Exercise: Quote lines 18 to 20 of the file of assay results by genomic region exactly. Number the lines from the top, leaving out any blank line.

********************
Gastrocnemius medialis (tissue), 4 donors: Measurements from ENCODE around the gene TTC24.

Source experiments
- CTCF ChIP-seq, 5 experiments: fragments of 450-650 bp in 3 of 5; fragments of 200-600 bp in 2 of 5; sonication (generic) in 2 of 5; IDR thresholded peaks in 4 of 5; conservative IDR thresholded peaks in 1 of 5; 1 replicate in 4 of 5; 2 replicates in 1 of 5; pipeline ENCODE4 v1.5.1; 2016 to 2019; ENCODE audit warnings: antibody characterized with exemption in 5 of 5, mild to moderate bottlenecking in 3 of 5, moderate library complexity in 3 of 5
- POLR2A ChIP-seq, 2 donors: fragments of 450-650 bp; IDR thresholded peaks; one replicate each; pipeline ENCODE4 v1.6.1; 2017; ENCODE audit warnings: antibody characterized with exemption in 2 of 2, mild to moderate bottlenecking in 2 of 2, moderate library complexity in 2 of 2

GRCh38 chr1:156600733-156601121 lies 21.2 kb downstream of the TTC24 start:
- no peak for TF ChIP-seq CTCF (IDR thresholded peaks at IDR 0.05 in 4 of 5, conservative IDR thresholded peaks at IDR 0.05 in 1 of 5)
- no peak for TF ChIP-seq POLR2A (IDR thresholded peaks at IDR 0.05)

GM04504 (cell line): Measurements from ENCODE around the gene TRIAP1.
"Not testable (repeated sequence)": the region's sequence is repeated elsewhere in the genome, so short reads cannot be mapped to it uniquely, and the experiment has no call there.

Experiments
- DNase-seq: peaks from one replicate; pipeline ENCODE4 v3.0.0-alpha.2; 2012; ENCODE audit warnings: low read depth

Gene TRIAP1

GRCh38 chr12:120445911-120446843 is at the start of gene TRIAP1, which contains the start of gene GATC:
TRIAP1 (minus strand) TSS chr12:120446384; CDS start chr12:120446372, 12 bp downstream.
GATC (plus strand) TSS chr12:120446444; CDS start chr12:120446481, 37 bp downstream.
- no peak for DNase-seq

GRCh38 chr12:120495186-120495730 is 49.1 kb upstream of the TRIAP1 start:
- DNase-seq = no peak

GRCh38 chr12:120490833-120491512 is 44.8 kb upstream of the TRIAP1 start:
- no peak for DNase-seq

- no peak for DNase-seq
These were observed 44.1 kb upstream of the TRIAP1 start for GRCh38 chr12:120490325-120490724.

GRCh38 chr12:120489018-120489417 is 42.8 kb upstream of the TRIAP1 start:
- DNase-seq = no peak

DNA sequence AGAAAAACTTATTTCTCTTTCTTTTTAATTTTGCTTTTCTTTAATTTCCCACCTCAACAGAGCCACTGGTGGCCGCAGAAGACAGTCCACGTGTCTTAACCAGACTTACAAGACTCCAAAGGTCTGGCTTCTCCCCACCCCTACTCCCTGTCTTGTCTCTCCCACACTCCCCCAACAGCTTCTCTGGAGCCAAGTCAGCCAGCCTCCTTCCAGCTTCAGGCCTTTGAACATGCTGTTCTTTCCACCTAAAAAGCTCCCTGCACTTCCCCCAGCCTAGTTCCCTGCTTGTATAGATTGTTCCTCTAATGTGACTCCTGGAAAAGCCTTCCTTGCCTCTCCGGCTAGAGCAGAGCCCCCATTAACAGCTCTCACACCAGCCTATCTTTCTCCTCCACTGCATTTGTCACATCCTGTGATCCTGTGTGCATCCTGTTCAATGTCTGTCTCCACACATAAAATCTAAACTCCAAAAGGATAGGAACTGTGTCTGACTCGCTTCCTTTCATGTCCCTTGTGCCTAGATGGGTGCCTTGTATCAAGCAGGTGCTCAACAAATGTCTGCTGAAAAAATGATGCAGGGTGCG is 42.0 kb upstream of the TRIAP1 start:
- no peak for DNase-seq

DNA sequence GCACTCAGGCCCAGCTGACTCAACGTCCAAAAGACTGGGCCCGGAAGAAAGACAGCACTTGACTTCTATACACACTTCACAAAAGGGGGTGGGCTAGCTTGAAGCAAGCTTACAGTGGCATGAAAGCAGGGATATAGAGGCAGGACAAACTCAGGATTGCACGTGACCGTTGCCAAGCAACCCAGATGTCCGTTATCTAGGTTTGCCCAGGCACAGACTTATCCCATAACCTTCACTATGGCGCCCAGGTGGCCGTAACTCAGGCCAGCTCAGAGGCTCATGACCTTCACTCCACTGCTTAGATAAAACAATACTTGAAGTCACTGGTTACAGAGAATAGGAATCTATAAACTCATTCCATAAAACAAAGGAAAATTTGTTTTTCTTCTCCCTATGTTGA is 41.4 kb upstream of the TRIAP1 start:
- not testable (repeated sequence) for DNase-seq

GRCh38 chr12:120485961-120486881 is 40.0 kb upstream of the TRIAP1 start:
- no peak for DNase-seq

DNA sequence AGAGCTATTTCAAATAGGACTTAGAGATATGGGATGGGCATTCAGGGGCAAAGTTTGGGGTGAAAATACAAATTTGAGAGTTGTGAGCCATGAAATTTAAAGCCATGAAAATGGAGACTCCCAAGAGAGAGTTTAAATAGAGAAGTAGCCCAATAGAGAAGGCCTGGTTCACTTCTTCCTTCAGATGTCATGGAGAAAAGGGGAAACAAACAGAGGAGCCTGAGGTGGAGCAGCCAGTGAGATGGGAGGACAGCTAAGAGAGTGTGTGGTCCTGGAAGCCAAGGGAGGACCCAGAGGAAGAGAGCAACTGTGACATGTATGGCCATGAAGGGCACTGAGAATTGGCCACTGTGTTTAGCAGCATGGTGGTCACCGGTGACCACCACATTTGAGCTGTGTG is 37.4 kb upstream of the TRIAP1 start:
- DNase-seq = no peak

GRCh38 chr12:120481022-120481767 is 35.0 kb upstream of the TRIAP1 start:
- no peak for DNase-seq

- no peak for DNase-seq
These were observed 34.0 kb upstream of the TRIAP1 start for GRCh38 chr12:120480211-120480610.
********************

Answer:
- DNase-seq = no peak

GRCh38 chr12:120490833-120491512 is 44.8 kb upstream of the TRIAP1 start:
- no peak for DNase-seq